Maya Angelou was an acclaimed writer and civil rights activist who reached a broad audience through her works. While she is perhaps best known for her autobiographical prose, her poetry has changed the landscape of feminist writing, bringing in a new idea of the celebration of self-definition and selfhood as an integral part of the attainment of liberation and agency.
Her poem Woman Work delineates the life of a woman as being akin to that of a slave. While idea is latent in most of the poem, her conception becomes quite overt with the mention of picking cotton. Part of the poem reads like a list with a breathless pace, an indication of the tedious life of a woman. The rhyme scheme is not regular, but exists in part of the poem to further accelerate the rhythm of the poem. This pace of the poem is representative of the life of a woman, with the woman having no time to stop; the list of her works seems to go on and on. In the following lines, this idea is especially prominent.
I’ve got the children to tendThe clothes to mendThe floor to mopThe food to shopThen the chicken to fryThe baby to dryI got company to feedThe garden to weedI’ve got shirts to pressThe tots to dressThe can to be cutI gotta clean up this hutThen see about the sickAnd the cotton to pick.
In these lines, the poet delineates the life of a woman. This part of the poem makes it seem like someone is reading it breathlessly. The works of the woman range from her domestic duties, like tending to children and shopping for food, as well as her chores as a slave, like picking cotton. This shows the kind of life that women, specially black women, were forced to lead as they were condemned to live a life in the margins.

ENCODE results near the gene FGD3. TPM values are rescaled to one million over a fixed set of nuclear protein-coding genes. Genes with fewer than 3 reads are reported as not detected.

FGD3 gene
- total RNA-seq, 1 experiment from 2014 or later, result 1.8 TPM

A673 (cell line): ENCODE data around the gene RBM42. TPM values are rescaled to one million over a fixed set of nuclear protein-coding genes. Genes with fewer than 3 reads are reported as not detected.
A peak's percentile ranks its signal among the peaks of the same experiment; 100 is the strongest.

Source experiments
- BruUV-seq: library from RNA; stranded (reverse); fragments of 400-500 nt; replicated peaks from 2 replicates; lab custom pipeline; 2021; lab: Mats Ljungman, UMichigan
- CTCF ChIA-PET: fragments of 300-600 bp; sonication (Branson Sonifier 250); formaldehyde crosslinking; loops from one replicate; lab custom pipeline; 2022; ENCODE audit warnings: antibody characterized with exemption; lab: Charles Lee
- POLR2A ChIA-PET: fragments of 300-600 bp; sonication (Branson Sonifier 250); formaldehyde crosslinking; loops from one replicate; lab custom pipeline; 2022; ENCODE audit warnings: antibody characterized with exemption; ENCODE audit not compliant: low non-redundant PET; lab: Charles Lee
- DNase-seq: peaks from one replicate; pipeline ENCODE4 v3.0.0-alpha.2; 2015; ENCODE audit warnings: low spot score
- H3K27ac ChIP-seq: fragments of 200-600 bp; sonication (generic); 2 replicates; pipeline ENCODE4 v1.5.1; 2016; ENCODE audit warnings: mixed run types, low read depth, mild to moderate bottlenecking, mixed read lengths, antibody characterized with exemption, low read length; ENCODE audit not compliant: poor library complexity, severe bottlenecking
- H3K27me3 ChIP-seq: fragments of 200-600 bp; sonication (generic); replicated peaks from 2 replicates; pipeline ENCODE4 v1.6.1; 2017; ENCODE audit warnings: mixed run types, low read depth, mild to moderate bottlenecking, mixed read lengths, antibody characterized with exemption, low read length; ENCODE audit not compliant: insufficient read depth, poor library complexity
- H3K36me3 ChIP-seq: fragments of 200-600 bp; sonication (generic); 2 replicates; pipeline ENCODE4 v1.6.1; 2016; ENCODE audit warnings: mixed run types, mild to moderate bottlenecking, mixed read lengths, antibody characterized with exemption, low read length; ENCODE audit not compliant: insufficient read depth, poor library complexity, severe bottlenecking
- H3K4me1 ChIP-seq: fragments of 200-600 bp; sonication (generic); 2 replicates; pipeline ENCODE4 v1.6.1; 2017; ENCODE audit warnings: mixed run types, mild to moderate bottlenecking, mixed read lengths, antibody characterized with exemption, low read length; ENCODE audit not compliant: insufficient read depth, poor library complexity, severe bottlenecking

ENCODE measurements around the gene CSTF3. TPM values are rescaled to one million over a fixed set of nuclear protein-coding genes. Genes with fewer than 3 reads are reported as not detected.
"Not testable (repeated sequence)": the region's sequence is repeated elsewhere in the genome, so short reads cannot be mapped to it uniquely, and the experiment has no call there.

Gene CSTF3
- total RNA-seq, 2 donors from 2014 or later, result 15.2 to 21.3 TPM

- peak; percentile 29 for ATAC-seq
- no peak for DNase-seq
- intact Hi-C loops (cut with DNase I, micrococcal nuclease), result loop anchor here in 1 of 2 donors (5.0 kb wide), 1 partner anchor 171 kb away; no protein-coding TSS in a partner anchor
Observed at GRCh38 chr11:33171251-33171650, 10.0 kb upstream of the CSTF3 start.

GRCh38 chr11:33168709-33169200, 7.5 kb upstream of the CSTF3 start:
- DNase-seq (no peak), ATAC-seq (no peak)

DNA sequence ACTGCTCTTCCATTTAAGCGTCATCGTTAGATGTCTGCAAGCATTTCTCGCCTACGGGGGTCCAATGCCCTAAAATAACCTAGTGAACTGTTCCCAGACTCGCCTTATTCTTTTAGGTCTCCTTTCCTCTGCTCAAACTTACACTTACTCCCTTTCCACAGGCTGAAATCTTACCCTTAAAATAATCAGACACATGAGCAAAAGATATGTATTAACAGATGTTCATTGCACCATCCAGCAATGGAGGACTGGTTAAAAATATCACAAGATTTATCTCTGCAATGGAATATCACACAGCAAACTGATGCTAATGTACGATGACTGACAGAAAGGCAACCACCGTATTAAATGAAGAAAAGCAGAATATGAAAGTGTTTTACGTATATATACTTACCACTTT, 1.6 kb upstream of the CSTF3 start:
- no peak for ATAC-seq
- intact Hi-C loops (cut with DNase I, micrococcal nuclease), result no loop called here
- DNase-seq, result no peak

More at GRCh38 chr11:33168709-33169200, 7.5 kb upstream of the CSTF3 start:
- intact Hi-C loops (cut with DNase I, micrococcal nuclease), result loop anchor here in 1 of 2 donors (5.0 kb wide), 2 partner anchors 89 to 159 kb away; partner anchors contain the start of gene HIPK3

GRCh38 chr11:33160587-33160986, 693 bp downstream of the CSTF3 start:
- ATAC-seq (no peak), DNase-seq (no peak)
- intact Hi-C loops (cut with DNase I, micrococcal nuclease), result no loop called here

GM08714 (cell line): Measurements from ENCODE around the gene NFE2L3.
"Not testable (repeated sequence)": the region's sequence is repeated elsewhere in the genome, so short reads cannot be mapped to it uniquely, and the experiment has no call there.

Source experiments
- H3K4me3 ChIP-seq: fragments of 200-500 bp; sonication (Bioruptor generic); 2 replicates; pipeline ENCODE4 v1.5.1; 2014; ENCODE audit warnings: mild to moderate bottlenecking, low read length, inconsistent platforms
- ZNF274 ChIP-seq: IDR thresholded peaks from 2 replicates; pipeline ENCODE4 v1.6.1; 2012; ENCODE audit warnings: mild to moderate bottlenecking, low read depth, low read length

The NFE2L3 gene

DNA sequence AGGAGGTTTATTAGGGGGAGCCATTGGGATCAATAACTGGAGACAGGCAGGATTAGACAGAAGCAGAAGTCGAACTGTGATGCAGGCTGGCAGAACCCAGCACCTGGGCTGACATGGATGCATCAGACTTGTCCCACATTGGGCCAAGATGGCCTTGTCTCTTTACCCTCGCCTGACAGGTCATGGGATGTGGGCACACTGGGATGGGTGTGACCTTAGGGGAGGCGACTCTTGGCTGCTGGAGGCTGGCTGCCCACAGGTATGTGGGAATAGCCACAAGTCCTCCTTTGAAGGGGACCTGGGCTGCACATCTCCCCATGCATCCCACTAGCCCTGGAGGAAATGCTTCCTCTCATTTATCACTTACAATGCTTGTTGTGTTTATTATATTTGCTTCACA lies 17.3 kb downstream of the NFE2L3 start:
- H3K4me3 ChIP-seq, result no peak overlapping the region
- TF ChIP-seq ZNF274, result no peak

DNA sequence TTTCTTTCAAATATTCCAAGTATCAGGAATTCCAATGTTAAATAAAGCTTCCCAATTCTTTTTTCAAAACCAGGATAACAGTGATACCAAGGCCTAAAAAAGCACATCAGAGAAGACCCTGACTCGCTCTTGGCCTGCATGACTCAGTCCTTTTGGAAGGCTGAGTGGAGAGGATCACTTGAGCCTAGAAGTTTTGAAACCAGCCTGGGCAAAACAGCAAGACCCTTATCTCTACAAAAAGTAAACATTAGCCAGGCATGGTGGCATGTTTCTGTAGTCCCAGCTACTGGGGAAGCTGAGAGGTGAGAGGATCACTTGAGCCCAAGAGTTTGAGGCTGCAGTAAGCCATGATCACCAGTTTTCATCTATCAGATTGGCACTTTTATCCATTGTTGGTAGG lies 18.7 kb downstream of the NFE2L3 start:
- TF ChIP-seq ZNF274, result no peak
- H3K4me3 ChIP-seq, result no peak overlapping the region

The idea of double colonization of the third world woman comes to mind when the reader sees the part about picking cotton. African women were discriminated against on the basis of race as well as gender. They were hence pushed to the very fringes of society, stripped of any voice or agency that the “Others” from different demographics might have.
The pace of the poem then slows down in the next stanza, and a sense of relief is communicated in the following lines:
Shine on me, sunshineRain on me, rainFall softly, dewdropsAnd cool my brow again.
Storm, blow me from hereWith your fiercest windLet me float across the sky’Til I can rest again.Fall gently, snowflakesCover me with whiteCold icy kisses andLet me rest tonight.Sun, rain, curving skyMountain, oceans, leaf and stoneStar shine, moon glowYou’re all that I can call my own.
The speaker finally seems to find some rest. What is interesting is that it seems like nature is her only escape. Where humankind has doomed her into a life of subservience, nature gives her a catharsis. One of the very significant themes that surfaces in this part of the poem is that of the binary of nature and humankind. Nature doesn’t discriminate and provides the only solace the speaker can seem to find.
From this poem, quite a few inferences can be made. It is very clear from the lines of the first stanza that the poet wishes to draw a parellel between the life of a woman and that of a slave. both having been marginalized in terms of suffering. So often do we forget that there is an intersection between gender-based and racial prejudice. This poet attempts to expose the reality of living a life when one is marginalized both because of gender as well as race. This woman seems to work at a breathless pace and seems to find no escape from domestic drudgery. She is bound by the dogmas of patriarchy. There is no life for her outside of the domestic life.
However, for a woman like the speaker of the poem, there is a bleak sense of escape in nature. She is able to find some sort of solace and hence, after she has completed her work, she escapes her domestic boundaries into nature.
Thus, the poet does not limit herself to gynocentric concerns and finds the fine line between different types of prejudice. This can be taken as a fierce condemnation of prejudice of every stripe. She delineates the harsh reality of living as the Other, and her critique of the social hierarchy that perpetuates such discrimination and inevitable suffering is evoked in this poem.